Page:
Training the Next Generation: How We Can Open Our Doors

By opening our shops to the community, we can show people the amazing things manufacturers do. When we show people the products we make, how we make them and why they are important, people will understand the value of manufacturing in their lives.


There is a movement growing. This movement is about opening doors. Why should we open our doors? You may ask to whom are we opening our doors? The answer is two words: skilled workforce. By opening our shops to the community, we can show people the amazing things manufacturers do. When we show people the products we make, how we make them and why they are important, people will understand the value of manufacturing in their lives. No longer will they take for granted the value that is created by their friends and neighbors working in our shops.

Here are a few things to think about when we open our doors for our community: What is the message they will get from their visit? Is our housekeeping, lighting and equipment satisfactory, attractive and the best in class? Would someone looking around see our shop as a desirable place to work for their son or daughter?

Who is our audience? Are we prepared to provide an accurate representation of who we are? What is that representation? Is it great careers or a great place to work? How about the importance of the products that they make? No one wants to do work that is unimportant. The products we make are all integral to making the latest technologies perform. Tell the story of your parts, and visitors will understand the importance of the careers you offer.

Here are my top three factors to assure a successful shop tour for students, teachers and parents.

Make our shop safe. Eliminate any physical hazards that any visitors may encounter on the tour. Plan a route for your visitors to keep them safe and show them what you want them to see without interrupting the natural flow of your operations. We want to assure that the needed job tasks can still be performed while allowing guests to see exactly how it gets done. Bottom line: the physical environment and the safety of our guests is a priority. 

In addition to planning the tour route, who will be guiding the tour, what will be the size of the groups and who are the best subject matter experts to engage the visitors? Having a plan will help the tour to move smoothly and be informative. Having the right people to demonstrate, explain and answer questions is key to hosting a successful tour. Engagement, not lecturing, will assure connection. Having the right people to show how the work being done is relevant to real-world situations and will help your visitors get the message about the great careers we have in our shops.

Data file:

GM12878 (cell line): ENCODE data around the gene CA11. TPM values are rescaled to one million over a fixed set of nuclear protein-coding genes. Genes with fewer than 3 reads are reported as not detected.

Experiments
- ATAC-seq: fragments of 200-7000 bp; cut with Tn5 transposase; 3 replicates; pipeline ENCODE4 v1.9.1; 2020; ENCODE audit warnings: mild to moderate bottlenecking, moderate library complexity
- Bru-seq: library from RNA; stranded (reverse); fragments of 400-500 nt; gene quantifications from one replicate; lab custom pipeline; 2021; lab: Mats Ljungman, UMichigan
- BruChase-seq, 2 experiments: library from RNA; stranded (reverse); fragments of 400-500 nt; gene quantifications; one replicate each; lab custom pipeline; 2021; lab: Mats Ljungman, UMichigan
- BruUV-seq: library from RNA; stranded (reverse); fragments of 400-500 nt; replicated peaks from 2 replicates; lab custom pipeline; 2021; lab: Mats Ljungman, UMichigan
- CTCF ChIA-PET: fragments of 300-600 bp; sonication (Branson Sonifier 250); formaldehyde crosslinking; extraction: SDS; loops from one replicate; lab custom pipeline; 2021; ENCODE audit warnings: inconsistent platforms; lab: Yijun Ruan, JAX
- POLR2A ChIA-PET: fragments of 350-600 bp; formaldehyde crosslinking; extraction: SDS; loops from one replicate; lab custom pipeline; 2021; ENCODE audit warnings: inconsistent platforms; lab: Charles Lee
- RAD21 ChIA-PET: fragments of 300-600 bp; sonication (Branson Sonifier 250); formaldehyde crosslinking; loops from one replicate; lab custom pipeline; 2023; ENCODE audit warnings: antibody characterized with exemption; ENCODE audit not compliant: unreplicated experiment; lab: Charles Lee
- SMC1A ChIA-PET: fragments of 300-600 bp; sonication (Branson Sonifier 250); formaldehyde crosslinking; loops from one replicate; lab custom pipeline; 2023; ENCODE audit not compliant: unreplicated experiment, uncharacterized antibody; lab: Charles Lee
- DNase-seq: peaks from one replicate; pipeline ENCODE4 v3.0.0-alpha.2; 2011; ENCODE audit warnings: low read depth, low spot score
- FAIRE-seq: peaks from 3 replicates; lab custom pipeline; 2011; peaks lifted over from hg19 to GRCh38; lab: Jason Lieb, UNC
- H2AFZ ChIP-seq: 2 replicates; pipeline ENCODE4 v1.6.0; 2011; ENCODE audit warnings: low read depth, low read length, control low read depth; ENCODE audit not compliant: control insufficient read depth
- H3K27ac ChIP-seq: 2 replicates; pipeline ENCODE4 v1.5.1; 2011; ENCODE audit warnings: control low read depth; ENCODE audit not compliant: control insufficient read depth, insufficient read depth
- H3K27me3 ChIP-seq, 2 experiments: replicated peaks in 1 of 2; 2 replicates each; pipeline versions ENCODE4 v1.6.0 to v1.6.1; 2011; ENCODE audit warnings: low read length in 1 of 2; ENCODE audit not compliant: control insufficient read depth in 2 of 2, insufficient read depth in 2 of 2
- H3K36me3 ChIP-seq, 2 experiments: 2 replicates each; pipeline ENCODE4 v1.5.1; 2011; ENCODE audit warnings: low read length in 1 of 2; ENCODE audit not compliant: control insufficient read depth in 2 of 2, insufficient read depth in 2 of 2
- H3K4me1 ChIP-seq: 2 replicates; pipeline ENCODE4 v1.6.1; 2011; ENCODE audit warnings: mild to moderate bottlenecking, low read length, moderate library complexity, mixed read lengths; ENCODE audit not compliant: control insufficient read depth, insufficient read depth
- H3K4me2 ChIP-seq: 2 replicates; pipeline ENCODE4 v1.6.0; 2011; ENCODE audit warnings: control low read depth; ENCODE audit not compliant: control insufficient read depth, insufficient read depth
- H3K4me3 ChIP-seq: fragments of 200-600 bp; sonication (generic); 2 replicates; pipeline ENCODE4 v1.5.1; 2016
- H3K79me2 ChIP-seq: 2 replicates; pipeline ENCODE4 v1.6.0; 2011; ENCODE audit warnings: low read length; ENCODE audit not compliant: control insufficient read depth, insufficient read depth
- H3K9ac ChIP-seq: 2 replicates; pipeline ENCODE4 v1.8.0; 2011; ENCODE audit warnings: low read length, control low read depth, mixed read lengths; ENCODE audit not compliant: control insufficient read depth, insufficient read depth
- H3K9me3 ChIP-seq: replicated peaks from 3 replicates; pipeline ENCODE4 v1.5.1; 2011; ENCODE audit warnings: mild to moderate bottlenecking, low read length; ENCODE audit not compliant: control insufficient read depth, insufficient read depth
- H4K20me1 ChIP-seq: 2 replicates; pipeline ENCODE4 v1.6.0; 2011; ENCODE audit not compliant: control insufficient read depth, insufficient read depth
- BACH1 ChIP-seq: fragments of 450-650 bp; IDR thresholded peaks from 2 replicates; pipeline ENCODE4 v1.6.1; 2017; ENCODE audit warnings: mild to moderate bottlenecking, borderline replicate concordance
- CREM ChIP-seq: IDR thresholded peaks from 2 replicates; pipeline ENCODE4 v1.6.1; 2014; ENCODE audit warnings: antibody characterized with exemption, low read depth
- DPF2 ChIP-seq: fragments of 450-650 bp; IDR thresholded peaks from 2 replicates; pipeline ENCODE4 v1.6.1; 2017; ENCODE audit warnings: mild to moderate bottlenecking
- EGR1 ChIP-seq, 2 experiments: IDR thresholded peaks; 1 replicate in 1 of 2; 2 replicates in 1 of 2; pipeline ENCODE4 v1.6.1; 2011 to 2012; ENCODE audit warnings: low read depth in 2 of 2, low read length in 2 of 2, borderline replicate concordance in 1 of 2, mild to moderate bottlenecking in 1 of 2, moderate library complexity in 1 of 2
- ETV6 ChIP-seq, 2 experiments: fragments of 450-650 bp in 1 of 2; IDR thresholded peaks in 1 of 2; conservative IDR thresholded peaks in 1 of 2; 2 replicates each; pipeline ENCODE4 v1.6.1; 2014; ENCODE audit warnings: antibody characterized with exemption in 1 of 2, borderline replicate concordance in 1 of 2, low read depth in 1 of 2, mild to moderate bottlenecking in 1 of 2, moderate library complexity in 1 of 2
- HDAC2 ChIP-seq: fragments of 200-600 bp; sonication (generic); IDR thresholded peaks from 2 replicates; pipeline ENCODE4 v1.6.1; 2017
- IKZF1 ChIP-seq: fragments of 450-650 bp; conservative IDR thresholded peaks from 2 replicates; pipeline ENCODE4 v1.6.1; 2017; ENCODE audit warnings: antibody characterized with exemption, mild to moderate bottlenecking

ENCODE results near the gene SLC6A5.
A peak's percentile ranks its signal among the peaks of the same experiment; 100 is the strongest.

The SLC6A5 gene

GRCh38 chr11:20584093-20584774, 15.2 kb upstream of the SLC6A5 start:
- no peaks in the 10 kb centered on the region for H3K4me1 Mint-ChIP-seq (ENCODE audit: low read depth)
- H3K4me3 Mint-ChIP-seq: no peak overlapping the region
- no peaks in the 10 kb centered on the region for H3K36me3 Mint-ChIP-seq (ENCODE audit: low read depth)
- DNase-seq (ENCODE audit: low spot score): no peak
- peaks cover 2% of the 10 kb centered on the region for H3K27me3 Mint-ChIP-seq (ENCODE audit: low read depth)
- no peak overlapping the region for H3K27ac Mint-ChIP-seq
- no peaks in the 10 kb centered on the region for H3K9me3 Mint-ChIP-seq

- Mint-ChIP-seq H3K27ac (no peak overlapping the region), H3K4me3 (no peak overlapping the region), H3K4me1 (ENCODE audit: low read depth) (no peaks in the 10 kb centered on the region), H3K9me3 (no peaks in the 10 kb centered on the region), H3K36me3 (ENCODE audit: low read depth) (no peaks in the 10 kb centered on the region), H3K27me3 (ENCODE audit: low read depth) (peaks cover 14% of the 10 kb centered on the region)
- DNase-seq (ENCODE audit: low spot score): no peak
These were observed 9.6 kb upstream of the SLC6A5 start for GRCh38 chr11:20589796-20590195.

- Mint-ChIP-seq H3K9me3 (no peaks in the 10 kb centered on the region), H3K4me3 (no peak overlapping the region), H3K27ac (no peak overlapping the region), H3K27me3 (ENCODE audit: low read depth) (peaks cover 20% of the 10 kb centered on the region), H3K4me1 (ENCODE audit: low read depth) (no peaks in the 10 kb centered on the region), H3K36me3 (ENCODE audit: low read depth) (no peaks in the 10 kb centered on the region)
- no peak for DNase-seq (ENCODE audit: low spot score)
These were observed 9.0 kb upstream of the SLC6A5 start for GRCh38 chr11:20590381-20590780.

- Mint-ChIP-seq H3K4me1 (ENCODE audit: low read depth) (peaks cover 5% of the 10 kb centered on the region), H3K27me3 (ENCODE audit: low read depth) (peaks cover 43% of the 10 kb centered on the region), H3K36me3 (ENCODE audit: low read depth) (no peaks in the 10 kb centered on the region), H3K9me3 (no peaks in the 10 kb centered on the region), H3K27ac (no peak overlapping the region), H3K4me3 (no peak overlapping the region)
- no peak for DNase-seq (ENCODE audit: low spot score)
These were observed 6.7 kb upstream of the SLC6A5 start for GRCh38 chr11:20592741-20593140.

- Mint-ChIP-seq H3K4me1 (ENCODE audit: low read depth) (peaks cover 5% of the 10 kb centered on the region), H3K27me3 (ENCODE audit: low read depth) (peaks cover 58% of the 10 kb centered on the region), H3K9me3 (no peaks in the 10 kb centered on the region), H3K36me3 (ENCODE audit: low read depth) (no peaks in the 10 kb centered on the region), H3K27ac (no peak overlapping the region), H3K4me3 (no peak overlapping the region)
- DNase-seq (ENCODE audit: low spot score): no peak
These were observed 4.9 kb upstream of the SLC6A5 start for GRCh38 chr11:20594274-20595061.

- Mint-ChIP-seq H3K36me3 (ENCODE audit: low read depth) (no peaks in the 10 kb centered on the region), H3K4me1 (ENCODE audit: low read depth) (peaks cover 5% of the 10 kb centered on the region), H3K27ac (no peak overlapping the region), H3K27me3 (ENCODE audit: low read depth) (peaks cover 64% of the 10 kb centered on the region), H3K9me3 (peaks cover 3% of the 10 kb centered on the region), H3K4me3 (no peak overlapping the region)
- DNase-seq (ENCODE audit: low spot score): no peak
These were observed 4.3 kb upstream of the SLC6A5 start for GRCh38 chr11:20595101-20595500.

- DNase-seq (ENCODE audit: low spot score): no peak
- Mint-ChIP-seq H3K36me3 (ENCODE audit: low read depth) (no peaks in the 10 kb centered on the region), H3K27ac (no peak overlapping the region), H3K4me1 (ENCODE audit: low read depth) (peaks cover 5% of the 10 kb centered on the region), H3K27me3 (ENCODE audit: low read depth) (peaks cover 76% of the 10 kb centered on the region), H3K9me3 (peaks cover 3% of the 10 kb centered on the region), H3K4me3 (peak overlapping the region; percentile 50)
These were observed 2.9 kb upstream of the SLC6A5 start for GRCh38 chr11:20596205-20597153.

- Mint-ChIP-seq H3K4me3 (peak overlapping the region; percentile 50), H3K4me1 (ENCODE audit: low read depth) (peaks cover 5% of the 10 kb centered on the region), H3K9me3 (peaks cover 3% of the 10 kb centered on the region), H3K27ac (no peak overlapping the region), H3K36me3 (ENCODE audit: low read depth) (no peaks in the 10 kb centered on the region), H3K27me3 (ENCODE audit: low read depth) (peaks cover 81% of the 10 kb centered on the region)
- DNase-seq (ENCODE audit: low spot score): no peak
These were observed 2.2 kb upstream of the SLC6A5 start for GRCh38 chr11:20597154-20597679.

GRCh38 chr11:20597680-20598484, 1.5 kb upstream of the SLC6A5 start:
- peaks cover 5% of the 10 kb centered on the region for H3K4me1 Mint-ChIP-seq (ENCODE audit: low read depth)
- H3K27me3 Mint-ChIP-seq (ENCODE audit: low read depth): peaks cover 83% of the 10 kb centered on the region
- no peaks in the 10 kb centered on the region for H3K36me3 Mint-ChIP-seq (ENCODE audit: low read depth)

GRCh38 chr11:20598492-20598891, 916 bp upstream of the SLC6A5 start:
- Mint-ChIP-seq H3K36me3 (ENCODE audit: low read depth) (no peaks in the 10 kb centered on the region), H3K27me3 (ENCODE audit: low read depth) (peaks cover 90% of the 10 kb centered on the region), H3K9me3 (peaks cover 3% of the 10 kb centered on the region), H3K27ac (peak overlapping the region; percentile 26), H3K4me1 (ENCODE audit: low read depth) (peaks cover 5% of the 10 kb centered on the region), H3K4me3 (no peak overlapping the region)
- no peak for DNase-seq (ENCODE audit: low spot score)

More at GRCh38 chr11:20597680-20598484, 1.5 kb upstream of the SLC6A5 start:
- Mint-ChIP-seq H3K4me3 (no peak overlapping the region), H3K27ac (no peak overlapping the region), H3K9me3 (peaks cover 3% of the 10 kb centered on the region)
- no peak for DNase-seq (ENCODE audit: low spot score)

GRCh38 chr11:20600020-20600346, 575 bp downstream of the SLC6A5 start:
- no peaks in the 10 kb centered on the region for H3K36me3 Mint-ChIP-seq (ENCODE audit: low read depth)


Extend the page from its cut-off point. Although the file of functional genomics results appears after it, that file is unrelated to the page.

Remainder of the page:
Follow through. Before visitors leave, have a “so what did you think?” session. Ask for their feedback. Briefly summarize the day’s event and highlight the key takeaways that you hope they got and pay attention to these takeaways. Having some tangible items from your shop will reinforce the connection. Informational materials and ways they can continue to connect with your shop is an important means to keeping the conversation going.

The defining moment for many is the last thing they see and hear. This carries weight, and for many, determines the significance of the trip, as it is the moment they decide whether the trip was worth the effort. Make sure your closing remarks share your excitement for the work your people do, the difference that they make and how others can also be a part of this success. In addition, reach out to visitors at a later date for additional feedback, call to answer any questions that they might have and gage their interest in exploring opportunities with your company. Follow through should not only involve visitors to the shop, but it should also involve employees. It is important to gain their perspective on the successes of the day and the areas in need of improvement. Staff can provide valuable perspectives that we cannot forget to include. 

Opening our doors to students, teachers and parents in our community can only help to improve the image of our industry if you follow my advice. We need to develop our workforce. What better place than in our community with our friends and neighbors? When is a better time to start than now? After all, it is our future, and it’s coming faster than we think.